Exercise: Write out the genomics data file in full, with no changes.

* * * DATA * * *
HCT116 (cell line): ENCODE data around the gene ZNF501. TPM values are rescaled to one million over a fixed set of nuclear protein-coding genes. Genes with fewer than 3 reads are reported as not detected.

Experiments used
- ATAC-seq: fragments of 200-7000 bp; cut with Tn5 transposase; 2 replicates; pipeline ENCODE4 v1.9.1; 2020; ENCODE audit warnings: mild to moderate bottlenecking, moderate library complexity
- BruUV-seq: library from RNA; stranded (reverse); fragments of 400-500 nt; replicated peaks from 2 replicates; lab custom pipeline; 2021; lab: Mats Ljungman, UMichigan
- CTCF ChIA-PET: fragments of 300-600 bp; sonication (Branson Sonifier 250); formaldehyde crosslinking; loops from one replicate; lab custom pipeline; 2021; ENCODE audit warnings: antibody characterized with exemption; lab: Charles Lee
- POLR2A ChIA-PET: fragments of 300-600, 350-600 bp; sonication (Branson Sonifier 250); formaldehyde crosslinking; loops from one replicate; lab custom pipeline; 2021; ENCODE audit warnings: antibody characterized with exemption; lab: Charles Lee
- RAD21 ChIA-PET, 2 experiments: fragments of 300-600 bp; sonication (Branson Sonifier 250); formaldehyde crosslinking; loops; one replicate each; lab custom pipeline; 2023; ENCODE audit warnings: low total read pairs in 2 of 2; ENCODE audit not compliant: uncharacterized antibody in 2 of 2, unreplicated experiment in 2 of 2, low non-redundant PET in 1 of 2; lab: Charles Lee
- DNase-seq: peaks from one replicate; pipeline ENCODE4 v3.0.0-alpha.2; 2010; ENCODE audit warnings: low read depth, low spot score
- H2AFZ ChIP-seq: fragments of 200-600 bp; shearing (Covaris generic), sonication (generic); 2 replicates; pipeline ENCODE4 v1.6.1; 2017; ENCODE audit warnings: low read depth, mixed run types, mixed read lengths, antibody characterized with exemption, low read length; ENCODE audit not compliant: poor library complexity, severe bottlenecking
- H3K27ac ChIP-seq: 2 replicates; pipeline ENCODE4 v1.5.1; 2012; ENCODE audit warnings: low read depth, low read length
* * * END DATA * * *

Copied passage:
HCT116 (cell line): ENCODE data around the gene ZNF501. TPM values are rescaled to one million over a fixed set of nuclear protein-coding genes. Genes with fewer than 3 reads are reported as not detected.

Experiments used
- ATAC-seq: fragments of 200-7000 bp; cut with Tn5 transposase; 2 replicates; pipeline ENCODE4 v1.9.1; 2020; ENCODE audit warnings: mild to moderate bottlenecking, moderate library complexity
- BruUV-seq: library from RNA; stranded (reverse); fragments of 400-500 nt; replicated peaks from 2 replicates; lab custom pipeline; 2021; lab: Mats Ljungman, UMichigan
- CTCF ChIA-PET: fragments of 300-600 bp; sonication (Branson Sonifier 250); formaldehyde crosslinking; loops from one replicate; lab custom pipeline; 2021; ENCODE audit warnings: antibody characterized with exemption; lab: Charles Lee
- POLR2A ChIA-PET: fragments of 300-600, 350-600 bp; sonication (Branson Sonifier 250); formaldehyde crosslinking; loops from one replicate; lab custom pipeline; 2021; ENCODE audit warnings: antibody characterized with exemption; lab: Charles Lee
- RAD21 ChIA-PET, 2 experiments: fragments of 300-600 bp; sonication (Branson Sonifier 250); formaldehyde crosslinking; loops; one replicate each; lab custom pipeline; 2023; ENCODE audit warnings: low total read pairs in 2 of 2; ENCODE audit not compliant: uncharacterized antibody in 2 of 2, unreplicated experiment in 2 of 2, low non-redundant PET in 1 of 2; lab: Charles Lee
- DNase-seq: peaks from one replicate; pipeline ENCODE4 v3.0.0-alpha.2; 2010; ENCODE audit warnings: low read depth, low spot score
- H2AFZ ChIP-seq: fragments of 200-600 bp; shearing (Covaris generic), sonication (generic); 2 replicates; pipeline ENCODE4 v1.6.1; 2017; ENCODE audit warnings: low read depth, mixed run types, mixed read lengths, antibody characterized with exemption, low read length; ENCODE audit not compliant: poor library complexity, severe bottlenecking
- H3K27ac ChIP-seq: 2 replicates; pipeline ENCODE4 v1.5.1; 2012; ENCODE audit warnings: low read depth, low read length